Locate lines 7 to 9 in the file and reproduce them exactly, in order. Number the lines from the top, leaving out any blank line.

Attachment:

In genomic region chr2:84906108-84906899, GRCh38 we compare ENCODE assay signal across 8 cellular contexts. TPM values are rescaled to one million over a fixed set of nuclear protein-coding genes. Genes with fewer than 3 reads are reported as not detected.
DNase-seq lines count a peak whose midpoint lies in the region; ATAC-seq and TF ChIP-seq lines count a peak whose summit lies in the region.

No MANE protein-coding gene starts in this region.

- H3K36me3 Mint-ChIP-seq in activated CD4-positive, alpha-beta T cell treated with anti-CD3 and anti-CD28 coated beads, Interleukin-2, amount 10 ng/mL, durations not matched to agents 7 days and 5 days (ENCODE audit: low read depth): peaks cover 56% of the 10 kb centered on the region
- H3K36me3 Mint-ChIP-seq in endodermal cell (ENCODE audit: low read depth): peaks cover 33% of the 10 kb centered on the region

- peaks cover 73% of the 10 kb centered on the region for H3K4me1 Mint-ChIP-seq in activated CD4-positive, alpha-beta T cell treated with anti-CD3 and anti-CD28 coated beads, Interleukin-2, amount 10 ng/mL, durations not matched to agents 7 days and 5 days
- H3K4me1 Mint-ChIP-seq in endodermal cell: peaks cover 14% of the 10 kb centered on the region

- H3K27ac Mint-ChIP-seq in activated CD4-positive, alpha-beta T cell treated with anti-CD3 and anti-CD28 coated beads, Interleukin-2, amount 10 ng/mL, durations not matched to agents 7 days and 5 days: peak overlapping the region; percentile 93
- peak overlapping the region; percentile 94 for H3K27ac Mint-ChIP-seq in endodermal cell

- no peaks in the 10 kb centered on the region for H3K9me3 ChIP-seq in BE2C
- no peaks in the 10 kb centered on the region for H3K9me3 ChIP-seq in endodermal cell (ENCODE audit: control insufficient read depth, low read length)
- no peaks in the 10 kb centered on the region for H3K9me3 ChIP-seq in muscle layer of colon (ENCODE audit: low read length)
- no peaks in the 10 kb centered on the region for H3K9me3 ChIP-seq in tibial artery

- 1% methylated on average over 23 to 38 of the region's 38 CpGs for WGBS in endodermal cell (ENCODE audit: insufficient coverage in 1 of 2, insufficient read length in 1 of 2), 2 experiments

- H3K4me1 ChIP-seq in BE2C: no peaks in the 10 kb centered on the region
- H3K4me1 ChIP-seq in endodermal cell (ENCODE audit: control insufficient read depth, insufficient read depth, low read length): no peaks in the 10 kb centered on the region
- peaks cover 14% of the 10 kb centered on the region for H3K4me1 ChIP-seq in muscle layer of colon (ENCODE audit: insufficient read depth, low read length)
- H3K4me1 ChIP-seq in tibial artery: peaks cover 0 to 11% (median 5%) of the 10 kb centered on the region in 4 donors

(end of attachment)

- H3K4me1 Mint-ChIP-seq in endodermal cell: peaks cover 14% of the 10 kb centered on the region

- H3K27ac Mint-ChIP-seq in activated CD4-positive, alpha-beta T cell treated with anti-CD3 and anti-CD28 coated beads, Interleukin-2, amount 10 ng/mL, durations not matched to agents 7 days and 5 days: peak overlapping the region; percentile 93
- peak overlapping the region; percentile 94 for H3K27ac Mint-ChIP-seq in endodermal cell